It was a year ago this week that the world watched in horror as a powerful earthquake and tsunami devastated the northeast coast of Japan.
Then, as if that double disaster were not enough, a new nightmare began to unfold — nuclear reactors hit by the earthquake and tsunami were out of control and melting down, spewing radiation across the region.
While the Japanese people have made a heroic effort clearing away the debris and starting to rebuild cities and towns, the damaged Fukushima reactors remain a serious problem, as does the cleanup of radioactive contamination in the exclusion zone surrounding them.
Japan's ongoing nuclear disaster has raised important questions about the safety of reactors here in the United States, including the nearest facility in Seabrook, N.H.
The Nuclear Regulatory Commission has said Seabrook is safe from the kind of catastrophic failures that caused the Fukushima disaster. But the NRC has also drawn up a lengthy list of new procedures and checks that Seabrook and other plants will need to adhere to in the coming months.
U.S. nuclear plants will be asked to re-evaluate their earthquake and flood hazards and to strengthen emergency operation procedures, an NRC spokesman told a reporter from our sister newspaper, The Daily News of Newburyport.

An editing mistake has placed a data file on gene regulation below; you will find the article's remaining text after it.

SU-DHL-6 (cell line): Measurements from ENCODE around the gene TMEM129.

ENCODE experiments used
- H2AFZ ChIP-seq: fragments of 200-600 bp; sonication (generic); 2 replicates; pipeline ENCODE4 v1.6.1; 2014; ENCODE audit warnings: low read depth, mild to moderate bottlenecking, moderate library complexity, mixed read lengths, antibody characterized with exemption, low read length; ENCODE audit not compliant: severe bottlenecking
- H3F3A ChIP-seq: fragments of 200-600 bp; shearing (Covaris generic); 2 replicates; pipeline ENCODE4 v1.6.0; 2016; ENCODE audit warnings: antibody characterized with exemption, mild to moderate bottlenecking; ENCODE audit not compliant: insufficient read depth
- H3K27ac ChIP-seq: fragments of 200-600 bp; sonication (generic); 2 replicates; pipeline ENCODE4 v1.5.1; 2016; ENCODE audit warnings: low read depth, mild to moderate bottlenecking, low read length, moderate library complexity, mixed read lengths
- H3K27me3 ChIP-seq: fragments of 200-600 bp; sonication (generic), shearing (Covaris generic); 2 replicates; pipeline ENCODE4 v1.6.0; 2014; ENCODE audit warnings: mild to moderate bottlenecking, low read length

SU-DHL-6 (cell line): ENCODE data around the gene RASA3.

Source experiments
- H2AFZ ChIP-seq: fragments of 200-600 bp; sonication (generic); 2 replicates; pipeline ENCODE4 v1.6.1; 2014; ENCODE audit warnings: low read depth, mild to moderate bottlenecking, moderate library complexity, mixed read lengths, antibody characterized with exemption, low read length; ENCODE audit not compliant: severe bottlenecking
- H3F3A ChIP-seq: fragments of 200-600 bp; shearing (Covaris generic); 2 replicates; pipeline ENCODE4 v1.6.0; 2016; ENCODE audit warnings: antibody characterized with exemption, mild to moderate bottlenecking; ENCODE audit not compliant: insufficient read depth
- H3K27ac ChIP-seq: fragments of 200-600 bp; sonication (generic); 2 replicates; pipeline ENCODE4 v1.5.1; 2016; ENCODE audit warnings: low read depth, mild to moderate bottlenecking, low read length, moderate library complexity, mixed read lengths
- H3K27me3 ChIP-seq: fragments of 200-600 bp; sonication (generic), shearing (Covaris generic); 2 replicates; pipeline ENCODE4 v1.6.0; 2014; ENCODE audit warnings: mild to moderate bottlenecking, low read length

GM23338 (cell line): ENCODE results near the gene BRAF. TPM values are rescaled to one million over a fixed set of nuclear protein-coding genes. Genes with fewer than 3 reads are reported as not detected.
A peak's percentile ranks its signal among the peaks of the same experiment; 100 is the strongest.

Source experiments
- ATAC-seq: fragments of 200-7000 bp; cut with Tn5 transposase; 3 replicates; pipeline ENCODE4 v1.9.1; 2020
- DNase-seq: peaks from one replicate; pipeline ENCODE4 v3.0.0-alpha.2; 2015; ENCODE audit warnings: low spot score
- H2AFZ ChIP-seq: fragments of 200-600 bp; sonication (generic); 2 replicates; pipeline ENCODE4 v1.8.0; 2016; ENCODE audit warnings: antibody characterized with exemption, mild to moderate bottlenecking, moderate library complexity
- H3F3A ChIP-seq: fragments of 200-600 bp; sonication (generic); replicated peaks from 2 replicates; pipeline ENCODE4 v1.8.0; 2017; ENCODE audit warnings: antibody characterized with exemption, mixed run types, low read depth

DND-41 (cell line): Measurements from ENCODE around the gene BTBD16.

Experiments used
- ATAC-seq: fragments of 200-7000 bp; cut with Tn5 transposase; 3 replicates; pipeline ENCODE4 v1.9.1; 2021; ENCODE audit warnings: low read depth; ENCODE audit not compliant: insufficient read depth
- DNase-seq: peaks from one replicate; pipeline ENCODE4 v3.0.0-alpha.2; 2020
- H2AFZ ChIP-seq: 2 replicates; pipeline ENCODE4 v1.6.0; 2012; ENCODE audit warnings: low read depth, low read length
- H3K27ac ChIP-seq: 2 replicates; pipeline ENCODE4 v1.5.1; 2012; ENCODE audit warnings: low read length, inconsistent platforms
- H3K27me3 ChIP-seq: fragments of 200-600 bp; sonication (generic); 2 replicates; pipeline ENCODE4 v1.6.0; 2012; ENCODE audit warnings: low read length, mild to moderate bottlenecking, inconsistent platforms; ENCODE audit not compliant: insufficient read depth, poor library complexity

The Seabrook plant's operator is already tackling that checklist. NextEra Energy Seabrook has spent 8,500 hours re-evaluating risks and safety procedures. The company has invested $1 million in new safety measures, including new diesel backup pumps to cool the reactor in an emergency.
Loss of cooling was a major factor in the Fukushima disaster. The reactor at Seabrook is a different design from the reactors at Fukushima.
And the Seabrook area itself differs from coastal Japan. There are no offshore faults likely to produce magnitude-9.0 earthquakes and subsequent tsunamis.
While there is no absolute guarantee of perfect safety, the odds of a disaster on the New Hampshire coast of a scale similar to Japan's 2011 earthquake and tsunami are slim indeed. It seems to us the operators of the Seabrook plant are taking prudent steps to protect their reactor and the public.